But targets have had their place, particularly with regard to cutting waiting times, and a danger now is that the new government will make the same mistake all over again and drop them, rather than focusing on a very few targets rather than the scores, even hundreds, that the poor old NHS managers found themselves juggling. Moral: don't junk things that have worked in the past in favour of new politicised ideas, but rather try to refine them so that they work even better.
The second area is defence procurement. No country does this well, not least because the time-lags are very long indeed. The military is ordering kit now that will be in service in 40 years' time. We have also seen, with the present government, the political consequences of starving the military of funds, so it is an area where politicians need to tread carefully. But the numbers are huge, so huge that they hold the possibility of serious savings, so there is no way the next government can duck the issue.
The trouble is that much of the debate is over big-ticket items, rather the detailed ways in which savings might be made. The Ministry of Defence is a difficult customer for a host of reasons. These include inter-service rivalry, the fact that the military is used to customising its purchases rather than buying off-the-shelf kit, and the "churn" of defence ministers, who are in and out of the revolving door more rapidly than in any other ministry. Some of this, not least the revolving door element, ought to be fixable. We should not pretend this will bring quick savings but the aim should be to have some within the next four or five years.
The third area is simplification of government programmes. I had a chilling insight into this the other day at meeting organised by the think-tank Reform. There were a number of civil servants there amidst the policy wonks and it was from one of them that I learnt the new expression "self-tasking". A group of them, we were told, would be brought together for some new government "initiative" – I hate the way that word has become devalued, by the way. Then the programme would come to an end but they were not disbanded. So being hard-working and honourable people they would figure out something else that was useful: they would set their own tasks.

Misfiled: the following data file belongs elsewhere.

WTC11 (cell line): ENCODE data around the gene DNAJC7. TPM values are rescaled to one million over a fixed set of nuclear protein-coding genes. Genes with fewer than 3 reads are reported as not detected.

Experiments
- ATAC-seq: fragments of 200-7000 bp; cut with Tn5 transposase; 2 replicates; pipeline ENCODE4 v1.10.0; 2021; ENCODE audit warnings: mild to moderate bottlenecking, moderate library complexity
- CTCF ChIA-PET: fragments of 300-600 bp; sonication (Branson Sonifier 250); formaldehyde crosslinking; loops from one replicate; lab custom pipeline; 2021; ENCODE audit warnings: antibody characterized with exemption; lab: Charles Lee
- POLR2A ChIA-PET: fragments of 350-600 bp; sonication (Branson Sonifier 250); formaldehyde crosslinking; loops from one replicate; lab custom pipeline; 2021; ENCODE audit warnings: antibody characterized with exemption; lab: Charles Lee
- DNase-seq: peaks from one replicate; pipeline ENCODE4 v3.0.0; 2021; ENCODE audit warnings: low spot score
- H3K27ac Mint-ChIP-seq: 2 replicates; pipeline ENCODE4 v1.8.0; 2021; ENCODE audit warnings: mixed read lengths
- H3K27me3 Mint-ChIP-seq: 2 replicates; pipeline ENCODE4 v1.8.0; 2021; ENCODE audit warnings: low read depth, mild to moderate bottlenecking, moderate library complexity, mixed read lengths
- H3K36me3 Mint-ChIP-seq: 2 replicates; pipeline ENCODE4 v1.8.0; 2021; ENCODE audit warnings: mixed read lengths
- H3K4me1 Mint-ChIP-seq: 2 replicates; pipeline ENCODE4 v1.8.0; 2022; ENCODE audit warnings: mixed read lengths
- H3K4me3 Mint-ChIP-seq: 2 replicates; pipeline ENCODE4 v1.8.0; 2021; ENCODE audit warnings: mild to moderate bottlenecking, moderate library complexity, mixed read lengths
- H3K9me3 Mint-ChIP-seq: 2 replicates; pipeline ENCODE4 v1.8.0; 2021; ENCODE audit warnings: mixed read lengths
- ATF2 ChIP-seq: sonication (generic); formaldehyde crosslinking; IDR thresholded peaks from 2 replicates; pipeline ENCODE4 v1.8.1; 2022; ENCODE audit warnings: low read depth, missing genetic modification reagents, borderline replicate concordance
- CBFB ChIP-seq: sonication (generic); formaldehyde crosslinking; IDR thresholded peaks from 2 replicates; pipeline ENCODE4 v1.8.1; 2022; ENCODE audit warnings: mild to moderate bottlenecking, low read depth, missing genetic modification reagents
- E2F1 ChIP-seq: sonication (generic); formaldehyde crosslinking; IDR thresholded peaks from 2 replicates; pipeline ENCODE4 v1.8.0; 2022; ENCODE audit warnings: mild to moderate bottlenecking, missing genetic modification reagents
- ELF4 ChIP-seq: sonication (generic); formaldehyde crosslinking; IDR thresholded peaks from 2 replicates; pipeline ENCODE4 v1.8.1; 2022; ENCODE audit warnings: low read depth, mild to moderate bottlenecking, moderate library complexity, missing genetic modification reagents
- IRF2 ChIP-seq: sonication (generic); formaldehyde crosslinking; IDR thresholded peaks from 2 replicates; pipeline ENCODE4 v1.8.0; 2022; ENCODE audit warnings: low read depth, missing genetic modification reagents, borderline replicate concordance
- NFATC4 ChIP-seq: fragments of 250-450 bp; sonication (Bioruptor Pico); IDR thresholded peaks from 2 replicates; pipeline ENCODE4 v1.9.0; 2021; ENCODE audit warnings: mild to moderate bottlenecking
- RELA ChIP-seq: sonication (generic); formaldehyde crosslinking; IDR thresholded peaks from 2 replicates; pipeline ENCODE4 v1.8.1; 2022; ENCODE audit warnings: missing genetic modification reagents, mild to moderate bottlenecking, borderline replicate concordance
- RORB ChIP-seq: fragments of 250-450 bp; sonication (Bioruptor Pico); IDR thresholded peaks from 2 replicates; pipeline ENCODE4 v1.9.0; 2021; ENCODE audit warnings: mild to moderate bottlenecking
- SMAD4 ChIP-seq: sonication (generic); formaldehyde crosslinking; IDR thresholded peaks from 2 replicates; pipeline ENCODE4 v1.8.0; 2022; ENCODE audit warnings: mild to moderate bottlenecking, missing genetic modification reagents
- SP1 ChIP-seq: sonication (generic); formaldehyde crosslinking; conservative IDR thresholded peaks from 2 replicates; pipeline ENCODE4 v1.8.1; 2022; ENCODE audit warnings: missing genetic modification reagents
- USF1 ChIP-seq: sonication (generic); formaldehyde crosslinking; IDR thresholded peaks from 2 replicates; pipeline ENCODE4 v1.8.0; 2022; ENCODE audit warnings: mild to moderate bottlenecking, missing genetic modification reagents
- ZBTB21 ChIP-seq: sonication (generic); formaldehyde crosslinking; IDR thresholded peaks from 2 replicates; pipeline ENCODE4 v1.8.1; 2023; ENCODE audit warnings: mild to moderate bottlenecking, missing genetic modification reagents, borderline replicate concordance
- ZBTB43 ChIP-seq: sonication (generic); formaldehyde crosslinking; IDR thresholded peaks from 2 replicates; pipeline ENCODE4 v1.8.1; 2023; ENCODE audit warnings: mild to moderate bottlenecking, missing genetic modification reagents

You see the point. Something has gone wrong with the detail of government. Instead of paying attention to getting a few big things right, it is busy re-branding its departments, chopping them up and attaching them to each other but not giving proper direction to its staff.
Finally there is taxation. We have a hugely complex tax system by world standards, yet one that does not raise a particularly high proportion of national income in tax. There are some taxes where the cost to administer is one-third of the revenue they bring in. So there are some quick wins to be gained in simplification. Indeed that is the one area where it should be possible to change things quite quickly.
Do fewer things but do them better. Is that an unreasonable aim? I hope not.